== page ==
THE ALLERGIC CHILD AT SCHOOL

INTRODUCTION


Food allergies have increased tremendously in the past few years, and data in South Africa suggests a food allergy prevalence of around 2.5% of the urban childhood population. This means that up to 1 in 40 children has a food allergy! In most average-sized schools with 3-4 classes per grade, this equates to 1-3 children per grade.

Going to school is an extremely stressful time for food-allergic children and their families, as they move from a “controlled” to a relatively “uncontrolled” environment. Understandably, many parents and children tend to be anxious during this transition. It is a child’s right to stay safe during eating time and to be socially included.

More and more schools are starting to understand the severity of allergies. Interestingly, studies have suggested that going “allergen free”, for example nut-free, is not necessarily the best approach for all, as this can lead to allergy-sufferers and care-givers “letting their guard down.” All schools should be “allergen-safe” and have policies in place for protecting the food allergic child. These may be designated allergen-free classrooms or eating zones, or closely supervised meal times and a no-sharing of food policy for younger children.

UNDER ALL CIRCUMSTANCES, WHETHER ALLERGEN-FREE OR ALLERGEN-SAFE, THE FOLLOWING STEPS NEED TO BE TAKEN IF THERE ARE FOOD-ALLERGIC CHILDREN IN SCHOOL :


  • Awareness of the child’s allergies. Each school should have a form capturing medical conditions, including allergies and chronic medications, to be completed by parents/guardians at the beginning of each year.
  • Eliciting the support of co-learners, their families and school staff to limit the presence of specified food allergens on the school premises, in tuckshops, and at after class activities, parties, trips and school events. In the case of a severely allergic child, a letter written by the child’s doctor/allergist to the parents/caregivers in the class explaining the need for allergen awareness will go a long way in educating learners and parents, and in gaining their support.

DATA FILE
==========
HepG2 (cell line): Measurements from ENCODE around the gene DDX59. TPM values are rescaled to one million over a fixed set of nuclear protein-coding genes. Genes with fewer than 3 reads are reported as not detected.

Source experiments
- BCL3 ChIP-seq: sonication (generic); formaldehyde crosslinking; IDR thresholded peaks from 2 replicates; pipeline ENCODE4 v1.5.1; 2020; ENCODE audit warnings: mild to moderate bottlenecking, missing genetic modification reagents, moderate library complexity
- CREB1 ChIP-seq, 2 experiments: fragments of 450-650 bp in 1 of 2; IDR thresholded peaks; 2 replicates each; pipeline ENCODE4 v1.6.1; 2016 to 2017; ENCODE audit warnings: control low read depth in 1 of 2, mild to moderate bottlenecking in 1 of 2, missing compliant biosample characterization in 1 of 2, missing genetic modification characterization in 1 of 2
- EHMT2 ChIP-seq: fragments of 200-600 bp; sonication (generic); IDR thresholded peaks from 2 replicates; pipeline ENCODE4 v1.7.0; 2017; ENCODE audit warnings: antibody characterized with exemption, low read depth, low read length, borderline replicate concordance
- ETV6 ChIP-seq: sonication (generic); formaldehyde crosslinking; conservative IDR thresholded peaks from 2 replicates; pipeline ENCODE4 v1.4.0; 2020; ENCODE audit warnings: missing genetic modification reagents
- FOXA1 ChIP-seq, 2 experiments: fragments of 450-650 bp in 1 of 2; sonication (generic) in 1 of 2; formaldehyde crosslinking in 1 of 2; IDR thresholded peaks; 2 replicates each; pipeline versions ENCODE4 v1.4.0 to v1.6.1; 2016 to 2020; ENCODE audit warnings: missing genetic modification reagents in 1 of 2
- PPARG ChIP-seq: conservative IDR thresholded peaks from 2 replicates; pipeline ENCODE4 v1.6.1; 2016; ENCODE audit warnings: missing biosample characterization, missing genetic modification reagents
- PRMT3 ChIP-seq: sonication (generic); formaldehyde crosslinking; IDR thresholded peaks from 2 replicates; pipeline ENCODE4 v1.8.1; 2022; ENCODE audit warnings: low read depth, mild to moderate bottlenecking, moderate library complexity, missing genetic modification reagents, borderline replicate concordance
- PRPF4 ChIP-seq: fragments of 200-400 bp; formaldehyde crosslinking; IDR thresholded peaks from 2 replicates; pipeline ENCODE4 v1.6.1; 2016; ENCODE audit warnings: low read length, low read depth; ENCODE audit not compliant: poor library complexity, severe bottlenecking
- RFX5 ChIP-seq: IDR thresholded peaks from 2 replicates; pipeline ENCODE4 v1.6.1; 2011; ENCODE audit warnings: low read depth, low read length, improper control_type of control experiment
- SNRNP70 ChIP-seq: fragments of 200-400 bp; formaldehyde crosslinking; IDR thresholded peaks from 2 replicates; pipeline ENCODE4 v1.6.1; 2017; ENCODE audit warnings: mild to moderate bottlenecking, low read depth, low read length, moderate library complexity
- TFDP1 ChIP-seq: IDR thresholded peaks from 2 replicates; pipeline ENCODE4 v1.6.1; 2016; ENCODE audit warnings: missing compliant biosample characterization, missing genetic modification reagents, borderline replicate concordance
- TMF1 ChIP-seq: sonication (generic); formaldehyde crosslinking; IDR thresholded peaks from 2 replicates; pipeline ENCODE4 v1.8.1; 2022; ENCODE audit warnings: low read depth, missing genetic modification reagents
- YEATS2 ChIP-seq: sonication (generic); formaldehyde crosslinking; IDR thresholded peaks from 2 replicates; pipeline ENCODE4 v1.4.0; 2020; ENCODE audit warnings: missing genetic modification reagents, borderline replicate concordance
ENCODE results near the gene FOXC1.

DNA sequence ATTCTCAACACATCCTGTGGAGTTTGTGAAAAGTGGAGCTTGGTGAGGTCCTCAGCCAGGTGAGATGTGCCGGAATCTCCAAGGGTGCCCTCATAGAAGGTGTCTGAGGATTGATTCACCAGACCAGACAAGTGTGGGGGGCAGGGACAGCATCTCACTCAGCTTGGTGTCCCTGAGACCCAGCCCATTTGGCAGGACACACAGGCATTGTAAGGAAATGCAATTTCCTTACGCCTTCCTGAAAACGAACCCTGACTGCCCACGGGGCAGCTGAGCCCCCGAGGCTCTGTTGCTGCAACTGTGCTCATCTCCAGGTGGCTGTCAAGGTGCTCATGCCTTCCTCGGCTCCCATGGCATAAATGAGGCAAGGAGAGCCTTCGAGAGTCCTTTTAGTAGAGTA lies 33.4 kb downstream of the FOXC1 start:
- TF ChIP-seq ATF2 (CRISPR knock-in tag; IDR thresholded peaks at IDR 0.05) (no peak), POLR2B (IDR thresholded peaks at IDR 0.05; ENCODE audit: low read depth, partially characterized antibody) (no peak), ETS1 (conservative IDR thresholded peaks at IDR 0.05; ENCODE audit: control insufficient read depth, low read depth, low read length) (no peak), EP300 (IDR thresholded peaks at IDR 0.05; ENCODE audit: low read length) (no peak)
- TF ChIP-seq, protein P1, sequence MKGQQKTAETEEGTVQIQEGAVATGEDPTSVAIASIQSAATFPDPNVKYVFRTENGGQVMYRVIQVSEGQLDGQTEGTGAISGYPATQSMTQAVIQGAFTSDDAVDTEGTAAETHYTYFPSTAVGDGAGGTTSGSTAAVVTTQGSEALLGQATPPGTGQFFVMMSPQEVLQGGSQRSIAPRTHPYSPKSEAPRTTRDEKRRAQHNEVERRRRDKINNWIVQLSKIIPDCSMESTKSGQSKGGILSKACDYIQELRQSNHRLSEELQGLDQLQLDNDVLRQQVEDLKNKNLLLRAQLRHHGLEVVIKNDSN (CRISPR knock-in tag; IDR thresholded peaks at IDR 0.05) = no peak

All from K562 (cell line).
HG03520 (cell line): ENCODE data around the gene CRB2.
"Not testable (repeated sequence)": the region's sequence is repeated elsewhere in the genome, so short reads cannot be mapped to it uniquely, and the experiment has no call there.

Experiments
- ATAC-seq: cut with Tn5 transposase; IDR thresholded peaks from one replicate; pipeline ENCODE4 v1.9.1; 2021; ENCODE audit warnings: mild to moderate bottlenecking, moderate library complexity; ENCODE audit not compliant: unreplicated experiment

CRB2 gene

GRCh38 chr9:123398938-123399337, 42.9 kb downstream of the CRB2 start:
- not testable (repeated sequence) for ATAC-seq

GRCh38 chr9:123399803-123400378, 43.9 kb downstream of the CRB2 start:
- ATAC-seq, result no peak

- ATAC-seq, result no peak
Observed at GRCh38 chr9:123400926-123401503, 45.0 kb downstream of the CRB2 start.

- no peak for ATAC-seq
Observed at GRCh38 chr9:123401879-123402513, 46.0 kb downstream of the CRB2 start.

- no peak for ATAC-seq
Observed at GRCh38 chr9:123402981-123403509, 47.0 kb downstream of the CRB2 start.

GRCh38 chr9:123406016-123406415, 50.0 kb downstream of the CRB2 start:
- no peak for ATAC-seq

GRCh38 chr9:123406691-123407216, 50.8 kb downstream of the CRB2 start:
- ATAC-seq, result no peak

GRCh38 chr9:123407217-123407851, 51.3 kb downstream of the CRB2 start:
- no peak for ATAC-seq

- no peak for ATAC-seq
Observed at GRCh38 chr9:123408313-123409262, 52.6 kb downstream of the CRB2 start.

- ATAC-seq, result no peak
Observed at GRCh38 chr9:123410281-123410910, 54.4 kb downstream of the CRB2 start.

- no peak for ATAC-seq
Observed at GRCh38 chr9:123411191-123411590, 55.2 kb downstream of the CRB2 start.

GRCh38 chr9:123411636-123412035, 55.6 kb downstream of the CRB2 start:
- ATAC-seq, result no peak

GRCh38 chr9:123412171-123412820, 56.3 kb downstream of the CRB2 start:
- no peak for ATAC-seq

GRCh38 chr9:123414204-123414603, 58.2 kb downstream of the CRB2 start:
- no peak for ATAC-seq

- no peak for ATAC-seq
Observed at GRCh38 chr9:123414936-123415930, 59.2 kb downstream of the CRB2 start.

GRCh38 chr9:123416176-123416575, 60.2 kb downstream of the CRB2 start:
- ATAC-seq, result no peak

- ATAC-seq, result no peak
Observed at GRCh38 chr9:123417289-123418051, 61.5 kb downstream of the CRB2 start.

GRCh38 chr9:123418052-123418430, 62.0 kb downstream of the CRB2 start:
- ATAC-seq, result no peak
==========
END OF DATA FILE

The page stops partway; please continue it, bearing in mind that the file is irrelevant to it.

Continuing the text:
• Avoiding use of common food allergens in classroom projects or activities, as rewards or incentives if there is a food allergic child in the class. Suitable “safe treat” options can be discussed with the child’s parents or doctor.
  • Vigilance around meal times and a designated routine for meal times.
  • Absolutely no lunch box sharing with an allergic child.
  • A general habit that children wash their hands before and after meal times to reduce the carriage of allergen.
  • The allergic child must have an official emergency treatment plan for accidental ingestion of allergens. This includes identifying a reaction and the action that should take place. We suggest that this action plan be kept in the child’s classroom, as well as in the school secretary’s office. The action plan should include a photo of the child and should state where the child’s emergency kit is kept.
  • Emergency medications need to be available, accessible and up-to-date. We suggest that the child has an emergency kit, including the action plan, that is kept in a safe place (either in the child’s bag, or accessible in the secretary’s office, or both).
  • Staff need to be well trained in recognizing a reaction and using emergency medication. Schools must maintain a record of all medications used in an emergency, notify parents immediately and document circumstances of the incident.
  • Staff need to be reassured that no legal action will be taken if they give the emergency medications when deemed necessary.
  • Consideration should be given to keeping a generic “emergency box” with allergy medications such as antihistamines and an adrenaline autoinjector (Epipen®) for use on children with previously undiagnosed allergies, or for those who for whatever reason do not have an emergency kit at hand.
  • We strongly suggest that each child with a suspected food allergy be seen by an allergist, to confirm the diagnosis, and to grade the severity of their reactions. This can help put the risk into perspective. For example, the school strategy for someone with mild oral itching in response to nuts may be very different to that for someone with a severe life-threatening reaction.
  • Allergy-related teasing or bullying should be treated seriously with activation of the school’s anti-bullying policies.
 

YOUR ALLERGIST CAN ASSIST YOU WITH ACTION PLANS AND LETTERS TO THE SCHOOL


Copyright © Claudia Gray 2018

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